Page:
But to look at the rise of Kadyrov following the Second Chechen War and what modern day Chechnya says about the Russian Federation today, a third conflict in the region might not even be necessary to bring about “ruin.” Through the arch of history, as Russia creeps towards what some alarmists have characterized as impending “implosion,” historians may one day look back on the Second Chechen War, the rise of Putin, and a conflict in Ukraine intended to “gather Russian lands” as the moment not when Russia finally rose from its “knees,” but when 500 years of empire truly began to unravel. For now, under a clear, blue sky, Kadyrov stands on the banks of the Valerik, biding his time.

For him, the question was never “why” we fight. For him, the question has, and always will be, when.

‘Chechen connection’ in Nemtsov murder should surprise no one 

William Echols

The announcement by Russia’s Federal Security Service head that two suspects from ‘Russia’s North Caucasus’ region had been arrested in connection with the murder of opposition politician Boris Nemtsov was to be expected, given the long and sordid history of the Chechen boogeyman in the Russian psyche.

Renowned criminologist Kathryn Russell-Brown once wrote that in American society, the black male is oft depicted as a “symbolic pillager of all that is good”. When Susan Smith tearfully found a fall guy in the archetype of the black carjacker before coughing up to the murder of here two small children over two decades back, what was laid bare was less an example of personal bigotry, and more a sociological manifestation of a small-minded and emotionally challenged young woman grasping at the one straw her culture offered her. If not me, then whom? In much the same way, from petty street crime, sexual harassment, religious extremism, and murder, Russia has its own perennial patsy: the Caucasian, and more specifically, the Chechen.

In the West, the racial taxonomy of the 18th/19th century German anthropologist Johann Friedrich Blumenbach is the reason why those of European descent are known as Caucasians. In his words, the Caucasus, a mountain system between the Black and Caspian Seas on Russia’s southern flank, is home to “the most beautiful race of men…” But while Caucasians (in Blumenbach’s example, Georgians) became the archetype for “the white race”, in a coup of irony, Slavic nationalists deride Caucasians with the ethnophaulism “black asses.”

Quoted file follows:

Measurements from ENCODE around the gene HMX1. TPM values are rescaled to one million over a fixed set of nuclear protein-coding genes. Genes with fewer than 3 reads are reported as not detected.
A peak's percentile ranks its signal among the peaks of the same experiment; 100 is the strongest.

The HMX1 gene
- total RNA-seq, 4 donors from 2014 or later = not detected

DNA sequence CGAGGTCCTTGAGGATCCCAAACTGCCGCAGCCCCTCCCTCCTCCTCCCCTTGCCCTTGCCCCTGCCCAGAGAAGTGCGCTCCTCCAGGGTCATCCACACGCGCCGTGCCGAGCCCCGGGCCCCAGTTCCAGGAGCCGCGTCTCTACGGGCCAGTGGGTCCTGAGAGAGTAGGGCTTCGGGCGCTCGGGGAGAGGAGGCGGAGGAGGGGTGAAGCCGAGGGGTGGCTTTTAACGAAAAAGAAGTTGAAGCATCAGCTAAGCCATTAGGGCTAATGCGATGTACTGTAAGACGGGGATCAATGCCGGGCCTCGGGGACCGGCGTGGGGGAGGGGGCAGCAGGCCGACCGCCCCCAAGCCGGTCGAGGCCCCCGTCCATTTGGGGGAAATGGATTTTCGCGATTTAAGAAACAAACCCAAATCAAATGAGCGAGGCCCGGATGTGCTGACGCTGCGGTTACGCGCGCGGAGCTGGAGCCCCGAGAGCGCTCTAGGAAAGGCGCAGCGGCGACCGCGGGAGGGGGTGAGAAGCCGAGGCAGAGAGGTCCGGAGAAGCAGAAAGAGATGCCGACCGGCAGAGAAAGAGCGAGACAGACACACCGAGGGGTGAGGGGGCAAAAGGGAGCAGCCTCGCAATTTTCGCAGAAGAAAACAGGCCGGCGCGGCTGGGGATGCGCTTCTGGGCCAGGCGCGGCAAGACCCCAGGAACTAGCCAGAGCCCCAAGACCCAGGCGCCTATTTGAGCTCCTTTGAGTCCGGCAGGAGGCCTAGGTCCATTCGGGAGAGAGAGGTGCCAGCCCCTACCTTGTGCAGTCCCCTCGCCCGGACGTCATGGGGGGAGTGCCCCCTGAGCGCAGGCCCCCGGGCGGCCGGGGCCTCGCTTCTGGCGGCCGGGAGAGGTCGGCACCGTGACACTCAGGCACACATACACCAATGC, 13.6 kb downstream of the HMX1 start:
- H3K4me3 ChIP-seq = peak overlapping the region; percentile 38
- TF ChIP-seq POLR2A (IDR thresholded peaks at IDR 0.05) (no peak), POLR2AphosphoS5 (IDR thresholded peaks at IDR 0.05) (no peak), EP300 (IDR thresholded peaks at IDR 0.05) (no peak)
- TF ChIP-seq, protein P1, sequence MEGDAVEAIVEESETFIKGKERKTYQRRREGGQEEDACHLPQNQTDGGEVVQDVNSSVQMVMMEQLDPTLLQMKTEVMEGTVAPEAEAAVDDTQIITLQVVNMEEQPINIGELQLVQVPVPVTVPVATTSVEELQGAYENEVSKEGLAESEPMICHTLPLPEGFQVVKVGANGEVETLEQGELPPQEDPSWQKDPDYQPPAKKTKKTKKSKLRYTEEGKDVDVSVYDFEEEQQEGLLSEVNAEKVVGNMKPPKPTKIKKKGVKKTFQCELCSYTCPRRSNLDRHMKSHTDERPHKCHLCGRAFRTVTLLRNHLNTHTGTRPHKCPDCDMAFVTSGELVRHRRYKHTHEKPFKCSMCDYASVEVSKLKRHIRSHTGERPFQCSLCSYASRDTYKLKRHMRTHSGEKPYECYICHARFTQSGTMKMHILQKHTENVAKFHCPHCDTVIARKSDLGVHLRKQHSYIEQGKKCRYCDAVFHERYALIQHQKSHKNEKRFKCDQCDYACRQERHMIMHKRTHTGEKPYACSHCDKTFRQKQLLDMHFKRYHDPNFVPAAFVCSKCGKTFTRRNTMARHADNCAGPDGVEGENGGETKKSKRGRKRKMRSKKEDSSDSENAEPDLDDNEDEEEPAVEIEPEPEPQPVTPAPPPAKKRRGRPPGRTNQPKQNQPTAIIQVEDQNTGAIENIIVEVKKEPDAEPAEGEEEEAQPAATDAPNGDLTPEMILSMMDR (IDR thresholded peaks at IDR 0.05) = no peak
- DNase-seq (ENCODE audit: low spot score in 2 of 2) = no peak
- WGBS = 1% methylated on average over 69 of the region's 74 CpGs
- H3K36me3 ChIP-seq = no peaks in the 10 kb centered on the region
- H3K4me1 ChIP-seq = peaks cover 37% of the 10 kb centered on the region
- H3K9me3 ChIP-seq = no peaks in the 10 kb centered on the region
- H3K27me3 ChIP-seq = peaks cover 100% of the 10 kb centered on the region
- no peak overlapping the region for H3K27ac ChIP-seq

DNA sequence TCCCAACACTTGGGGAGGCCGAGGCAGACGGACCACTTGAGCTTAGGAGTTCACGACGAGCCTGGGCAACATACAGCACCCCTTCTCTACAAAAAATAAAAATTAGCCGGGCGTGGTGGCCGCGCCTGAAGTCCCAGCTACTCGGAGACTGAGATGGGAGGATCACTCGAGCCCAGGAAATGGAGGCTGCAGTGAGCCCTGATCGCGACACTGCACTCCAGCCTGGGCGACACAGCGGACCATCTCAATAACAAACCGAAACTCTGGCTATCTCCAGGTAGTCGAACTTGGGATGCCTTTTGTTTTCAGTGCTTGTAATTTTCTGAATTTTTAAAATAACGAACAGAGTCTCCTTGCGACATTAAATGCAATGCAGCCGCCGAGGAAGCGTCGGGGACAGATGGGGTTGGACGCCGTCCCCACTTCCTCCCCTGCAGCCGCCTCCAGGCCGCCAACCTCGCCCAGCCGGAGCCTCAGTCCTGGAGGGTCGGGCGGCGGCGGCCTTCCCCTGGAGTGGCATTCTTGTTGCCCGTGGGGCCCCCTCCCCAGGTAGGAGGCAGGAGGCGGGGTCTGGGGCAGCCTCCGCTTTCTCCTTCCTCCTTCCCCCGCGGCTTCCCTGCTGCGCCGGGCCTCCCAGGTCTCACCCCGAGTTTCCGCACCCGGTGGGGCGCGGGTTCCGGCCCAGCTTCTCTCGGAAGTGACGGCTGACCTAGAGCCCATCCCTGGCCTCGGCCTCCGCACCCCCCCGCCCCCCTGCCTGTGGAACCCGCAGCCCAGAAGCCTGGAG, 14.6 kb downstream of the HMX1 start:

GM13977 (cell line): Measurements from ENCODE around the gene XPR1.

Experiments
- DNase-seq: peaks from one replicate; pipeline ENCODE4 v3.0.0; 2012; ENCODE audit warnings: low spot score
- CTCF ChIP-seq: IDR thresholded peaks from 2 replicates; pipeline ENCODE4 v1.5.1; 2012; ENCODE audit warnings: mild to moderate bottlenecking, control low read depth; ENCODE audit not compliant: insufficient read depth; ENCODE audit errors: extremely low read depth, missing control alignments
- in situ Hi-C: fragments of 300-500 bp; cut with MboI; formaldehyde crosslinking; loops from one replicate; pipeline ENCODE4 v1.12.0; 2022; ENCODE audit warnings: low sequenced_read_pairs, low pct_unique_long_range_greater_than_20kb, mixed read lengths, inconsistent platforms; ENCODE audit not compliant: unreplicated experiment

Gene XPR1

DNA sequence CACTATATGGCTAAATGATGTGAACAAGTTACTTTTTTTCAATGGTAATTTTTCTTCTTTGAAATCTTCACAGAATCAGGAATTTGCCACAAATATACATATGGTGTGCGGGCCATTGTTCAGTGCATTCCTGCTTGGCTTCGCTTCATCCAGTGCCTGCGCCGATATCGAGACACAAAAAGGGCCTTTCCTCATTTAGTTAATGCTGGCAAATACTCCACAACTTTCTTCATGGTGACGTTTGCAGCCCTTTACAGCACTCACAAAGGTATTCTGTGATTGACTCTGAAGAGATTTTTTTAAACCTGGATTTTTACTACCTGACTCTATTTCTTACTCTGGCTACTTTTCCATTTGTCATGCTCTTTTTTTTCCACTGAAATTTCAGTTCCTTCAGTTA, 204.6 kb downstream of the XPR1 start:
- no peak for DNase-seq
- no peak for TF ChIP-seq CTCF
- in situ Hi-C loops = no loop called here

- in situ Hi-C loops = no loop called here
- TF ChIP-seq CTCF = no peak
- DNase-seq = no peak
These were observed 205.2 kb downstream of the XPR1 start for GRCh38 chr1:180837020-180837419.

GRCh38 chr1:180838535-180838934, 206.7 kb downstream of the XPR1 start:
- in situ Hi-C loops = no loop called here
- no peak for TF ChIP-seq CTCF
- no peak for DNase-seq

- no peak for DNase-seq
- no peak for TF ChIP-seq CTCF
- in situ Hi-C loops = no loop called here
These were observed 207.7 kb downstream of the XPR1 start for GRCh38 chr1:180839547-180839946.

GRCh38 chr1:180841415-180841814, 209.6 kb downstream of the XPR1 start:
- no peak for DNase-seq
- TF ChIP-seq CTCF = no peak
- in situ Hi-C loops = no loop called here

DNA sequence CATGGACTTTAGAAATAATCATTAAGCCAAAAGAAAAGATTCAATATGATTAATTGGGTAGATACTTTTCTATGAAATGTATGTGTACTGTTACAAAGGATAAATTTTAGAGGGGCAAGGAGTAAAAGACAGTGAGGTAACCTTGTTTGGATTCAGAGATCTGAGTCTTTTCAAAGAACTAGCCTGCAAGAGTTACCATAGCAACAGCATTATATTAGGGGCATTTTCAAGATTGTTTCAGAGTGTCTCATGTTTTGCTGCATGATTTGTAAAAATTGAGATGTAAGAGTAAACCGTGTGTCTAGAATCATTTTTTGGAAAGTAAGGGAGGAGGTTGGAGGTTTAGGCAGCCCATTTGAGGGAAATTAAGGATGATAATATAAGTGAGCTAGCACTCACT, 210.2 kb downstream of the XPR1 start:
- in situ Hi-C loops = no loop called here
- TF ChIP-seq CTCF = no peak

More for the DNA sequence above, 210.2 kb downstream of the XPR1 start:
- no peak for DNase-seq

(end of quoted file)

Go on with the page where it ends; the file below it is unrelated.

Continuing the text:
There is not enough time to venture into Russia’s long and complicated relationship with the region. What’s important about Saturday’s announcement by Federal Security Service Head Alexander Bortnikov, which pinned the crime on two suspects from the North Caucasus, is that it should surprise no one. Less than a day after Nemtsov was shot dead on Moskvoretsky bridge in ‘the shadow of the Kremlin’, Russian state media began publishing images of a  car allegedly commissioned in the murder of the former deputy PM. The car, unsurprisingly, had Ingush license plates.

Following the pacification of Chechnya, neighboring Ingushetia has become the drainage ditch for unexpended militant rage which, barring a defiant attack in December, was mostly stamped out in Kadyrov’s fiefdom. Combined, Chechnya and Ingushetia have just under 1.7 million people. Moscow, in contrast, officially has a population of 12.1 million, though some estimates have put that number as high as 17 million. That two contract killers would drive their getaway car 1,000 miles (from the country’s most restive region to the heavily surveilled heart of Russian power), and then use that very same car to commit the most high-profile assassination in Russia’s post-Soviet history, seems highly problematic to say the least.

The speed with which the car was recovered and the convenience of the license plates had many corners of the internet appropriating the catch phrase of the Kremlin’s chief propagandist and favorite TV host Dmitry Kiselyov: